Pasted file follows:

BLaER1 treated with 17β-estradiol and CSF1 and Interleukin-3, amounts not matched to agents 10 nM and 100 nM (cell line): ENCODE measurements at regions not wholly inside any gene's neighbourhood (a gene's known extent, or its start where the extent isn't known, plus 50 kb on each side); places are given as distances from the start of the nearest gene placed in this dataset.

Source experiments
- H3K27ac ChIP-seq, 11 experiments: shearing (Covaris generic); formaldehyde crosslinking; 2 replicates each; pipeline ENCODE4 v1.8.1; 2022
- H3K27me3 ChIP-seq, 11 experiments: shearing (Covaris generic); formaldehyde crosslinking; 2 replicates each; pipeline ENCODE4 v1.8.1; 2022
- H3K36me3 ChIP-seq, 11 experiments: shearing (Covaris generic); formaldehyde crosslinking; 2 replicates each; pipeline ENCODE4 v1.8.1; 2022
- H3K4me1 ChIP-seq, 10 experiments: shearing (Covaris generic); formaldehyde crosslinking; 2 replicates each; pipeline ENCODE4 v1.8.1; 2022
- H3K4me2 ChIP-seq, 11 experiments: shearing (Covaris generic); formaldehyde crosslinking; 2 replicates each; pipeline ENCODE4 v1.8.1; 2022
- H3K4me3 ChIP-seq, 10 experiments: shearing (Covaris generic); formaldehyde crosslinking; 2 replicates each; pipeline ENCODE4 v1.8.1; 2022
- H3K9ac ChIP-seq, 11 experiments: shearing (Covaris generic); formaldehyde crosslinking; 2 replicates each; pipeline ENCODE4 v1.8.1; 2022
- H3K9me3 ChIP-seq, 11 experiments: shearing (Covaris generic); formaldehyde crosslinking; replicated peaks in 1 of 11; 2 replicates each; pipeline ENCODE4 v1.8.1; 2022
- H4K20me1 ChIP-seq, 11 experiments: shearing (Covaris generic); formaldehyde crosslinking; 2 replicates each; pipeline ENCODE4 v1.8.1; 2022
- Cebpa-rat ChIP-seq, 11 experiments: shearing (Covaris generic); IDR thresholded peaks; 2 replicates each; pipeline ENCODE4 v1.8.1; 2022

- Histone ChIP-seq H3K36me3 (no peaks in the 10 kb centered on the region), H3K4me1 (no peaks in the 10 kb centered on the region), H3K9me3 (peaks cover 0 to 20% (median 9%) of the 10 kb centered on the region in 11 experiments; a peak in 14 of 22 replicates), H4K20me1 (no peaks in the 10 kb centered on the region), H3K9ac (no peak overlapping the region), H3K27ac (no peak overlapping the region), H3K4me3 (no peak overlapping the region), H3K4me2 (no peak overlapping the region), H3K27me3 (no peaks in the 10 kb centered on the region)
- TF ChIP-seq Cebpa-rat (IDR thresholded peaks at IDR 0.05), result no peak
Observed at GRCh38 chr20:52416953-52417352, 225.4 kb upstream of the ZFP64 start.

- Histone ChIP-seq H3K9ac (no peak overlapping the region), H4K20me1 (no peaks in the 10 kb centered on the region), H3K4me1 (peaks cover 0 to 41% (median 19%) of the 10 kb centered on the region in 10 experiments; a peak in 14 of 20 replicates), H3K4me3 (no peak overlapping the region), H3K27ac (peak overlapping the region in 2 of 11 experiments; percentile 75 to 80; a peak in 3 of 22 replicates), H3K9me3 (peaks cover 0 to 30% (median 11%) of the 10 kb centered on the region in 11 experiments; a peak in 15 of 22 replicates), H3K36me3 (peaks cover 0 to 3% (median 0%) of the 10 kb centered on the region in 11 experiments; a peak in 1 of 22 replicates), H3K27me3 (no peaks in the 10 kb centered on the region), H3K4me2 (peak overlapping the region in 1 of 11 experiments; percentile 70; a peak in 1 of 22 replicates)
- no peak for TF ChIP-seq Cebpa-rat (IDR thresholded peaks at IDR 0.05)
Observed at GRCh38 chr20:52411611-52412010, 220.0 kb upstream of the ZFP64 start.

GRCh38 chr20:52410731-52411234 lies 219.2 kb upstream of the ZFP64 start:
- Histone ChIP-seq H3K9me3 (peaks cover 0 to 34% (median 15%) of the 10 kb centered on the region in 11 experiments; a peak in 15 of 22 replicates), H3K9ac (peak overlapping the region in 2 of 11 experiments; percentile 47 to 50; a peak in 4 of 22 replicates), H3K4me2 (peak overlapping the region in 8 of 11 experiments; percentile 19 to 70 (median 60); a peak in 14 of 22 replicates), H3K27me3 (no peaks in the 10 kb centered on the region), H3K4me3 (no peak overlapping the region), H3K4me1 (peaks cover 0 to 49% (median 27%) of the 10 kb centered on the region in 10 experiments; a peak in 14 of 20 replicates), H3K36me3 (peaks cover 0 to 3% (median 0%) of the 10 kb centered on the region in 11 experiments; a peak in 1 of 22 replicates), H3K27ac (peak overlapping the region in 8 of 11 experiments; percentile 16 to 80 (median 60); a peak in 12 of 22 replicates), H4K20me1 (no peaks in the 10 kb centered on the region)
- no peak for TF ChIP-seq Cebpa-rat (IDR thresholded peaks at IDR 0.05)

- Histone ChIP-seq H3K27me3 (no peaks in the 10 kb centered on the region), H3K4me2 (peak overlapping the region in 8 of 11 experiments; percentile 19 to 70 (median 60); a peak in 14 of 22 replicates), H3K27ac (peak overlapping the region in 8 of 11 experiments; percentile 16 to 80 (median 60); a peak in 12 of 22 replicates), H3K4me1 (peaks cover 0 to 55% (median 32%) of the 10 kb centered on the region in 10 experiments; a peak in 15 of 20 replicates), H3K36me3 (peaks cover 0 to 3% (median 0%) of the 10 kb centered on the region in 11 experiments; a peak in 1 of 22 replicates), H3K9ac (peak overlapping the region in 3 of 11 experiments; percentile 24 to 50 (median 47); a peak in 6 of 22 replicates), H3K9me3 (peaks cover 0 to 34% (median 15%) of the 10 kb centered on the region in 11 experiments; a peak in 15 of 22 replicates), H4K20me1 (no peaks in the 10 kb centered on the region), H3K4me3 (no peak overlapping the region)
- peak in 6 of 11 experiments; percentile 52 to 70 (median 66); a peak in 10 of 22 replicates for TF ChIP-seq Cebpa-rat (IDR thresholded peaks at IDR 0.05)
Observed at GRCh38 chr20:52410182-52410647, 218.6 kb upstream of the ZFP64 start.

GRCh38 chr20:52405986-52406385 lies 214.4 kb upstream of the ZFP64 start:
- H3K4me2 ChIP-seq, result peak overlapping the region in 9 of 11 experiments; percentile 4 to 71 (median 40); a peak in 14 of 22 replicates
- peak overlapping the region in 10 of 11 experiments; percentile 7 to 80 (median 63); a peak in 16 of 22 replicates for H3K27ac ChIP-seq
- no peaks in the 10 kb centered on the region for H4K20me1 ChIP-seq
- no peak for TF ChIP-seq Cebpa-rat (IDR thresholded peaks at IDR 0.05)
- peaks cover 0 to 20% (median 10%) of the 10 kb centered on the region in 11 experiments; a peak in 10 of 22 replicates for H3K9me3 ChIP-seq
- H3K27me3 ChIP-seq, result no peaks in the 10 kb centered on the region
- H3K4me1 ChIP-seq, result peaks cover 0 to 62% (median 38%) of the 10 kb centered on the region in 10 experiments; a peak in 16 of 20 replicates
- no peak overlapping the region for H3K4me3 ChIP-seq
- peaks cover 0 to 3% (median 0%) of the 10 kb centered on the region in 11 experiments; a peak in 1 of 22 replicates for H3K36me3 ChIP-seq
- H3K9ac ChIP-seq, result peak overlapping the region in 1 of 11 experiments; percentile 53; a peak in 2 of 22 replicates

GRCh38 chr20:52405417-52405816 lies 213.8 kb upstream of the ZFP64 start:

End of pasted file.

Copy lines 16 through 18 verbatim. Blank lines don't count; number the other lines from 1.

- Histone ChIP-seq H3K9ac (no peak overlapping the region), H4K20me1 (no peaks in the 10 kb centered on the region), H3K4me1 (peaks cover 0 to 41% (median 19%) of the 10 kb centered on the region in 10 experiments; a peak in 14 of 20 replicates), H3K4me3 (no peak overlapping the region), H3K27ac (peak overlapping the region in 2 of 11 experiments; percentile 75 to 80; a peak in 3 of 22 replicates), H3K9me3 (peaks cover 0 to 30% (median 11%) of the 10 kb centered on the region in 11 experiments; a peak in 15 of 22 replicates), H3K36me3 (peaks cover 0 to 3% (median 0%) of the 10 kb centered on the region in 11 experiments; a peak in 1 of 22 replicates), H3K27me3 (no peaks in the 10 kb centered on the region), H3K4me2 (peak overlapping the region in 1 of 11 experiments; percentile 70; a peak in 1 of 22 replicates)
- no peak for TF ChIP-seq Cebpa-rat (IDR thresholded peaks at IDR 0.05)
Observed at GRCh38 chr20:52411611-52412010, 220.0 kb upstream of the ZFP64 start.